Edmonds outspending Arensman in Ward 1 race
Post Independent Editor
Glenwood Springs, CO Colorado
Ward 1 challenger Ted Edmonds has outspent his opponent, incumbent Councilman Russ Arensman, by nearly four to one in his bid for a seat on the Glenwood Springs City Council.
As of the March 12 filing deadline, Edmonds has collected $1,630 in campaign donations and spent $1,353. Arensman has spent $347 using his own money.
The three unopposed candidates in the April 5 election, incumbent Dave Sturges and council newcomers Mike Gamba and Todd Leahy, reported collecting and spending no campaign money.
For the Jan. 1 to March 12 reporting period, Edmonds received six contributions totalling $819 from others and spent $811 of his own money.
Edmonds received a $250 contribution from John and Theresa Traul; a $200 contribution from Ken and Martha Robinson, Carbondale residents who own Roaring Fork Liquors; $100 donations each from Karen Price, Floyd and LaVonne Diemoz, and John and Marianne Virgili; a $50 donation from Barry Cox; and a $19 cash contribution.
The Virgili donation was made through John Virgili’s accounting business. Marianne Virgili is the president and CEO of the Glenwood Springs Chamber Resort Association, which has figured in some campaign debates regarding the chamber’s tourism marketing contract.
Edmonds spent $1,353 for printing at Gran Farnum Printing Co. in Glenwood Springs, and to purchase yard signs from a company in Indiana, obtain a fast-track tax identification number using a service in Kansas City, place ads on Facebook, and pay the chamber for color copies of his campaign brochure.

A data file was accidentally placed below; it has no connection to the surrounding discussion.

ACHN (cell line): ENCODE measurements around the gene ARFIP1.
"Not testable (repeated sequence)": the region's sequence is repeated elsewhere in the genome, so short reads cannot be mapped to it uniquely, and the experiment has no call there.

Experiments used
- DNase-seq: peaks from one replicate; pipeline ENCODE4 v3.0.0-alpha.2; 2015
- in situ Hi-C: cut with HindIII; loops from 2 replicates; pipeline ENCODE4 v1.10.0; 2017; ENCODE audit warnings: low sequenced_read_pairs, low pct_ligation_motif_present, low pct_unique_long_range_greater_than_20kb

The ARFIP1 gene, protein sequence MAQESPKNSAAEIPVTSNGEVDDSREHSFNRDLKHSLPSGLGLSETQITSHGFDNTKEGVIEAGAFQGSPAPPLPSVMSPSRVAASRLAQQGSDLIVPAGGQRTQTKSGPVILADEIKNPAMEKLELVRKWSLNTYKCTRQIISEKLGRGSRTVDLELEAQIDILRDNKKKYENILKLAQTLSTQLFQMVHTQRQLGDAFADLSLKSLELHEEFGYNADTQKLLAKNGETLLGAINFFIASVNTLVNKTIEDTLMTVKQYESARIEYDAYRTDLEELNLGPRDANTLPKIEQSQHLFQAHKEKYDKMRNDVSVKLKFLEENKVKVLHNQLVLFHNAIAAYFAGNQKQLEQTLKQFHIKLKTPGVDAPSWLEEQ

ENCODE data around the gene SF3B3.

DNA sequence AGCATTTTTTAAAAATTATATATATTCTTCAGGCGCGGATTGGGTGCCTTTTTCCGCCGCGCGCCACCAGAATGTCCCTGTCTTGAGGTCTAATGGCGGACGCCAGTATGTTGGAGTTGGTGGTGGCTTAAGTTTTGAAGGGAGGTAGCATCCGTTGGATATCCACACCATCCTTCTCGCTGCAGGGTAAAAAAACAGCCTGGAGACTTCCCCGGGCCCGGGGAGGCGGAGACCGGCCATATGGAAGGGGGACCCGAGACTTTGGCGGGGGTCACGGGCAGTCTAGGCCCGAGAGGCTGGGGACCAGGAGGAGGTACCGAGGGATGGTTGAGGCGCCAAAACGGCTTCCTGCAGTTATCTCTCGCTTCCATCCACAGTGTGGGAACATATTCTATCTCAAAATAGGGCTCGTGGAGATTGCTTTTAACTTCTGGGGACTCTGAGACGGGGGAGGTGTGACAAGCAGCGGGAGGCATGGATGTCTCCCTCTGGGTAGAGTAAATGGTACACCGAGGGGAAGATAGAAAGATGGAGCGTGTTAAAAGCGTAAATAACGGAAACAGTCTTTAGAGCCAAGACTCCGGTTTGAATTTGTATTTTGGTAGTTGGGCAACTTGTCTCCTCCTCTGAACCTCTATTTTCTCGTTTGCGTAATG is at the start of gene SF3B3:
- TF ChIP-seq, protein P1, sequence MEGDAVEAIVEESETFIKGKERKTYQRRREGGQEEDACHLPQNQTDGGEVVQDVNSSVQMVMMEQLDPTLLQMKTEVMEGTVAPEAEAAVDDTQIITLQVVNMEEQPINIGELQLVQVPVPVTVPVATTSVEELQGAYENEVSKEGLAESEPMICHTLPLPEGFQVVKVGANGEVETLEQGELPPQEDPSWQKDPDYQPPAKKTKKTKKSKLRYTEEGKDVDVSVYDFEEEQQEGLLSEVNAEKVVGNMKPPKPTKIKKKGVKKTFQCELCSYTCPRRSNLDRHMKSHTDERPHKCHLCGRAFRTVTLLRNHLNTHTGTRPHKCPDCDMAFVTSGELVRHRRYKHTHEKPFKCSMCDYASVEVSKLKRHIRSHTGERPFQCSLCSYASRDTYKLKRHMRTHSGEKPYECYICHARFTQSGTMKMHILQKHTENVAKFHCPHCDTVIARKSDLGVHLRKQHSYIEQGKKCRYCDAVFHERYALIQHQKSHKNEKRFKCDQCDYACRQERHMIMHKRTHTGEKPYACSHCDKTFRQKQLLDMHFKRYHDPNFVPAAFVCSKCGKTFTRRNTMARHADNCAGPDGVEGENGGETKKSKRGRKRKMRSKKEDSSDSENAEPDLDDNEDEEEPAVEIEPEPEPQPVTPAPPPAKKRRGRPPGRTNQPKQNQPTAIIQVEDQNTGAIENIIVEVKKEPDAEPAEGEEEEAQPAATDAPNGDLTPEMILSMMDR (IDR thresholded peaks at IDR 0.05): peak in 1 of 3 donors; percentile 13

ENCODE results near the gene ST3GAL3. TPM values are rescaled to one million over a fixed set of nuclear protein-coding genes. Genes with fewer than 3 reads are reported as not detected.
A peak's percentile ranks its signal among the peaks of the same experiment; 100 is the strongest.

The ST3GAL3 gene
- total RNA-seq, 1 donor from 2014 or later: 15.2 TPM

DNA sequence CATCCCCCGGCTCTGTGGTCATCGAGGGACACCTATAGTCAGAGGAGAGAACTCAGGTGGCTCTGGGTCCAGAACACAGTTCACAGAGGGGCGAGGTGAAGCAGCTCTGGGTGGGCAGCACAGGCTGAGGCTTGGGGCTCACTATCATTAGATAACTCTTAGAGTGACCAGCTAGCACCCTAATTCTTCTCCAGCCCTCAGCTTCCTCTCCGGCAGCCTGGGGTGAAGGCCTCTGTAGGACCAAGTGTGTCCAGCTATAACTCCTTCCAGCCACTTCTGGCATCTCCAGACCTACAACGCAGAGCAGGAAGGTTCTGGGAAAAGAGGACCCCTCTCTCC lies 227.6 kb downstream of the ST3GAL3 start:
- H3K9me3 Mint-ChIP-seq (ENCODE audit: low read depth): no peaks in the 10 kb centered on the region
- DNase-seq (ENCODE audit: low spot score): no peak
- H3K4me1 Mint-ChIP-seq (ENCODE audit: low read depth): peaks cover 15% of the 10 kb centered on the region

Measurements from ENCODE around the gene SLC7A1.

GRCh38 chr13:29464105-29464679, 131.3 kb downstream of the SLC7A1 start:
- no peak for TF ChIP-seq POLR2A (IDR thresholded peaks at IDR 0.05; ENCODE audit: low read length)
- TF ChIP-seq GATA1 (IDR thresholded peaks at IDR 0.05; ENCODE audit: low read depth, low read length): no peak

“I needed a fairly small number of brochures, and the prices from the commercial printers for a four-color, 8.5-by-11 folded brochure was about $1 apiece. I talked to the chamber, and they said they could do it for about 20 cents apiece,” Edmonds said.
He placed the Facebook ad and is paying about $1 each for click-throughs to his “Ted Edmonds for City Council” Facebook page.
“So far, the number of impressions, the people who see the ad, is huge. But the number who actually clicked on the ad to go to my Facebook page is about 400,” Edmonds said.
“I’m trying to get in step with the new methods of communication. It’s been effective. I’ve had a lot of people visit my Facebook page and ‘like’ it,” he added.
Arensman, on the other hand, said he has “tried to take a low-key approach,” spending little money and putting his time into door-to-door campaigning in Ward 1.
He spent $347 to register a website domain name, pay for color copies of a flyer at Copy Copy, and purchase yard signs from a Florida company.
“I have been turning campaign contributions away. I am not comfortable with running an expensive advertising-heavy campaign. It doesn’t seem warranted for a small town election,” he said.
He said by financing his own campaign, “there’s no question about anyone influencing you or that you could be representing special interests.”
Candidates have two more deadlines to report campaign contributions and spending, on April 1 and May 5, according to Glenwood Springs City Clerk Robin Unsworth.
Support Local Journalism
Support Local Journalism
Readers around Glenwood Springs and Garfield County make the Post Independent’s work possible. Your financial contribution supports our efforts to deliver quality, locally relevant journalism.
Now more than ever, your support is critical to help us keep our community informed about the evolving coronavirus pandemic and the impact it is having locally. Every contribution, however large or small, will make a difference.
Each donation will be used exclusively for the development and creation of increased news coverage.
Start a dialogue, stay on topic and be civil.
If you don't follow the rules, your comment may be deleted.
User Legend: Moderator Trusted User
Policy that dictates what for-profit activities should be officially sanctioned within Glenwood Springs parks is being reviewed by city staff and will likely come before the city council for final approval later this summer.